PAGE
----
The Christmas edition of the Times Educational Supplement makes depressing reading. The culture of fear, risk-aversion and stunted aspirations – the defining characteristics of contemporary society – pervade its pages.
We are told that pupils at a primary school have been banned from bringing wrestling magazines into school because of fears that they may be "copying their heroes' antics". It seems one or two children had been seen "practising holds" – or perhaps just indulging in normal playground scuffles. Passing over the dubious logic involved in this ban, which assumes that no such "copying" will occur if the children only read wrestling magazines outside the school gates (and the school's apparent ignorance of the forbidden-fruit effect, which will ensure that the banned magazines now become twice as desirable), one wonders what dangerous sporting propaganda they will ban next. 'Pony' magazine, perhaps? After all, several riders have been killed and more seriously injured in equestrian competitions this year, whereas no fatalities have been reported in wrestling, as far as I know.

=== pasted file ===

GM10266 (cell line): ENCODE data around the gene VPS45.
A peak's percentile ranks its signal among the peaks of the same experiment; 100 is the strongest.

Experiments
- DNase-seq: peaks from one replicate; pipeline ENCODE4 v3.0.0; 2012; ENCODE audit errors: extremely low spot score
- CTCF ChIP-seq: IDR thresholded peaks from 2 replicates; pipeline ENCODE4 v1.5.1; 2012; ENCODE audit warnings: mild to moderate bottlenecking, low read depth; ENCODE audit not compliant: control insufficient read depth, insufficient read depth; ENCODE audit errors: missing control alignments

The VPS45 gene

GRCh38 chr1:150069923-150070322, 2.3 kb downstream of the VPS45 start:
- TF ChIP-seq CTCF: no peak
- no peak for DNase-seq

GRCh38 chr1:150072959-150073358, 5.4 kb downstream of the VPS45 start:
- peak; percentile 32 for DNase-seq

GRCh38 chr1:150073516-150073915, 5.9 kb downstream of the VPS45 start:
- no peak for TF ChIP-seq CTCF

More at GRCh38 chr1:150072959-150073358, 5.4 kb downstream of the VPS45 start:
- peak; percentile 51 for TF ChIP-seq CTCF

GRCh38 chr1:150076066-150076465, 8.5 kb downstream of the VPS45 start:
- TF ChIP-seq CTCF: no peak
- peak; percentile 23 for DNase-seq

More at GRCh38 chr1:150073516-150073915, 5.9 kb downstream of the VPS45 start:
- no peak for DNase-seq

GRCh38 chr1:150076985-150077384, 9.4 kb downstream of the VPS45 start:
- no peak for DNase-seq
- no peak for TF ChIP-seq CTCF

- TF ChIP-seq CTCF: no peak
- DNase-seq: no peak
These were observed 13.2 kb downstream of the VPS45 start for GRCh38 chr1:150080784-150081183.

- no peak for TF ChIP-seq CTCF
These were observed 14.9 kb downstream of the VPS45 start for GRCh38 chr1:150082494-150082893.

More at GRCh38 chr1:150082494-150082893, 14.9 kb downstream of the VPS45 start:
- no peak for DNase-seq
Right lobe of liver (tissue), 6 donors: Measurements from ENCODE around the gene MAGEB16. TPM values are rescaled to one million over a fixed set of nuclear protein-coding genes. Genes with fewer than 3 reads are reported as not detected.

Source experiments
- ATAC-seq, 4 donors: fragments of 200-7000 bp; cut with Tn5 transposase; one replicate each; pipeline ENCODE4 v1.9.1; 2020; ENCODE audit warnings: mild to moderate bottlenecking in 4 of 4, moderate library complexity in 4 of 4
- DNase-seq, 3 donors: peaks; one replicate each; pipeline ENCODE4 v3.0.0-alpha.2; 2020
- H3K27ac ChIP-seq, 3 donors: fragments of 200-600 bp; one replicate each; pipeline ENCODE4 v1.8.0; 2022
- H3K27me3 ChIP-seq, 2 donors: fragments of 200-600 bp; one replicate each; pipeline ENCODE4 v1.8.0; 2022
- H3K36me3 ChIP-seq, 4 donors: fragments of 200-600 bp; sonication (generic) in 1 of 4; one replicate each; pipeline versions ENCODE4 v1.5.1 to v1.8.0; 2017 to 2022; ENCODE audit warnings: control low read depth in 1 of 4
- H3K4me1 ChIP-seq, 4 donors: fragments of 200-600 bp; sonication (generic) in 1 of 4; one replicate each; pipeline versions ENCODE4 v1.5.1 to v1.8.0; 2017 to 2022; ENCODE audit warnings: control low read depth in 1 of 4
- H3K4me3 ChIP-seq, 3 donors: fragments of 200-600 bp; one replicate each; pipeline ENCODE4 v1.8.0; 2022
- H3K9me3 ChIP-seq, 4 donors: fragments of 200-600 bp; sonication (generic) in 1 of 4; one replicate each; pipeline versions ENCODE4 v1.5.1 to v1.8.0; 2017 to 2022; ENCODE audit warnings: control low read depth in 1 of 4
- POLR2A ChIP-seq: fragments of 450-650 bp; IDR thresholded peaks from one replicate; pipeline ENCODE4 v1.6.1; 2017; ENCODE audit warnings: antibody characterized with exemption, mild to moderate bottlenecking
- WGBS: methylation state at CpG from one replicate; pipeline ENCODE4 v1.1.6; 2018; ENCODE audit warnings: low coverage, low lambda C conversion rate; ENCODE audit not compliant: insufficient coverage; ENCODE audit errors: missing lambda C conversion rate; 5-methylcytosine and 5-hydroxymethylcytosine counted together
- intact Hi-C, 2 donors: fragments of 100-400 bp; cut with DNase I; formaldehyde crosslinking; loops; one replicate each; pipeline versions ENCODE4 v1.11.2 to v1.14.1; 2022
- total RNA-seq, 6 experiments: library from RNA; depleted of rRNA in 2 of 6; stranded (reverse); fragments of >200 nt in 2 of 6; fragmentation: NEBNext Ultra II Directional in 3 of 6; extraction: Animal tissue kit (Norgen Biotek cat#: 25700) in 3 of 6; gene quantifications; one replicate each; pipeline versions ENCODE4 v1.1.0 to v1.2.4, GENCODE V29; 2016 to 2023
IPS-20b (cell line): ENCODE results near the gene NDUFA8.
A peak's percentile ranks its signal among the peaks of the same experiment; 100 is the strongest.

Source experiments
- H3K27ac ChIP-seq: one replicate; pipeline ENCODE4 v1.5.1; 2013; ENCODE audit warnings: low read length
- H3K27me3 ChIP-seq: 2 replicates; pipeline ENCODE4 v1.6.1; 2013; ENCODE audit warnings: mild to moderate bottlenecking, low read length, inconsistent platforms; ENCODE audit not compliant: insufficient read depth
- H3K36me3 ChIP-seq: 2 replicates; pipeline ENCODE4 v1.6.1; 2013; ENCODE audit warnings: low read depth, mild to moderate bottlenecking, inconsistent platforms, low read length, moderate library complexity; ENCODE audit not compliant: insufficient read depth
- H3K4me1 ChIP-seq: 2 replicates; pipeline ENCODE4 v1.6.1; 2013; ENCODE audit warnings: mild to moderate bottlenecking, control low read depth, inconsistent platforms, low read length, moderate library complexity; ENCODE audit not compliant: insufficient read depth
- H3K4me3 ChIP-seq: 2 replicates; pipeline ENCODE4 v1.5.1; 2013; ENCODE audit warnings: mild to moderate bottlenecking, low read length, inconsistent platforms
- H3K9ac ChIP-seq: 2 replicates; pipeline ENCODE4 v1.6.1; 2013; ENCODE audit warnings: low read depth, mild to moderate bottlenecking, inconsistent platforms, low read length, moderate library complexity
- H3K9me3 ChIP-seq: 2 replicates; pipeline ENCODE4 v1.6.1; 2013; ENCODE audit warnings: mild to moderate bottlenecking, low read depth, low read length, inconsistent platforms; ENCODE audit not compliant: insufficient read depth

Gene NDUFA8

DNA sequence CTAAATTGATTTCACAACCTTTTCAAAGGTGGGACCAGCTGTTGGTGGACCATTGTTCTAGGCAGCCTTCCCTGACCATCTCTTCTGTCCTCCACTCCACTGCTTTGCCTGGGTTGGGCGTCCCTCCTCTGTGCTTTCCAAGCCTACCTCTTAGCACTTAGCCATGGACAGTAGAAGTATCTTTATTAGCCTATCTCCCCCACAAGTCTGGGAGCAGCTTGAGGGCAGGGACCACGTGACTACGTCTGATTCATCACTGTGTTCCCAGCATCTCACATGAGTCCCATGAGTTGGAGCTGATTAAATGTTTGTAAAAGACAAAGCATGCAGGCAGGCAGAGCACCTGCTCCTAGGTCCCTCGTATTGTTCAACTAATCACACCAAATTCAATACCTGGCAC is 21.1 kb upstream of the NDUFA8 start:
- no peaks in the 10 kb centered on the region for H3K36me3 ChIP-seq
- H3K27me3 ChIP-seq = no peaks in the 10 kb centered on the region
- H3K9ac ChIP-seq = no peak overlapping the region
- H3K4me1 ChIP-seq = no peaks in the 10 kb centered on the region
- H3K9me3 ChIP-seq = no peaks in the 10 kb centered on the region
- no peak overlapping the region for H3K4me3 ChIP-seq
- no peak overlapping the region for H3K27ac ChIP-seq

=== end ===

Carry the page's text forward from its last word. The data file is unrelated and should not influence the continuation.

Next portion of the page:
On the very next page, we are informed that dictionaries are to be banned in language exams in secondary schools because "research showed that they gave able pupils an unfair advantage." Again, one has to wonder: what next? Any written material will give able pupils an advantage, as they presumably have better reading skills than their less able classmates. Pens might also be said to give able pupils an edge, allowing them to display their superior writing skills. Perhaps, as well as being denied the chance to consult dictionaries, the brighter pupils should have their hands tied behind their backs, just to even things out a bit?
It seems reasonable to ask how all this banning of literature and deliberate handicapping of literate pupils is supposed to promote thirst for knowledge and improve the reading and communication skills of the next generation.